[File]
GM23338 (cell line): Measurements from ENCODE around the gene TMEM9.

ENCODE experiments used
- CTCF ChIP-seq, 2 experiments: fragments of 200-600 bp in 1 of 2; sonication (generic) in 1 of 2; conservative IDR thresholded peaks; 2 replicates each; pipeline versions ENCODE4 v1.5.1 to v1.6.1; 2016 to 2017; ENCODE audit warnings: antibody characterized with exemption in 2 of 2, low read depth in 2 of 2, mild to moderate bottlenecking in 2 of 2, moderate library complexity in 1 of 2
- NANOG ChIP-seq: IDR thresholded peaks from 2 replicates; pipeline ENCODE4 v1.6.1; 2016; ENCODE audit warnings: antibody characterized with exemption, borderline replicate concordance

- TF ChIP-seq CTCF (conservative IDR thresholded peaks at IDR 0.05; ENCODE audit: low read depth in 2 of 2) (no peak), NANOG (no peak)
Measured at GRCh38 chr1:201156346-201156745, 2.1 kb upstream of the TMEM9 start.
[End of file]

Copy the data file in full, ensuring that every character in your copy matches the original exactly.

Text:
GM23338 (cell line): Measurements from ENCODE around the gene TMEM9.

ENCODE experiments used
- CTCF ChIP-seq, 2 experiments: fragments of 200-600 bp in 1 of 2; sonication (generic) in 1 of 2; conservative IDR thresholded peaks; 2 replicates each; pipeline versions ENCODE4 v1.5.1 to v1.6.1; 2016 to 2017; ENCODE audit warnings: antibody characterized with exemption in 2 of 2, low read depth in 2 of 2, mild to moderate bottlenecking in 2 of 2, moderate library complexity in 1 of 2
- NANOG ChIP-seq: IDR thresholded peaks from 2 replicates; pipeline ENCODE4 v1.6.1; 2016; ENCODE audit warnings: antibody characterized with exemption, borderline replicate concordance

- TF ChIP-seq CTCF (conservative IDR thresholded peaks at IDR 0.05; ENCODE audit: low read depth in 2 of 2) (no peak), NANOG (no peak)
Measured at GRCh38 chr1:201156346-201156745, 2.1 kb upstream of the TMEM9 start.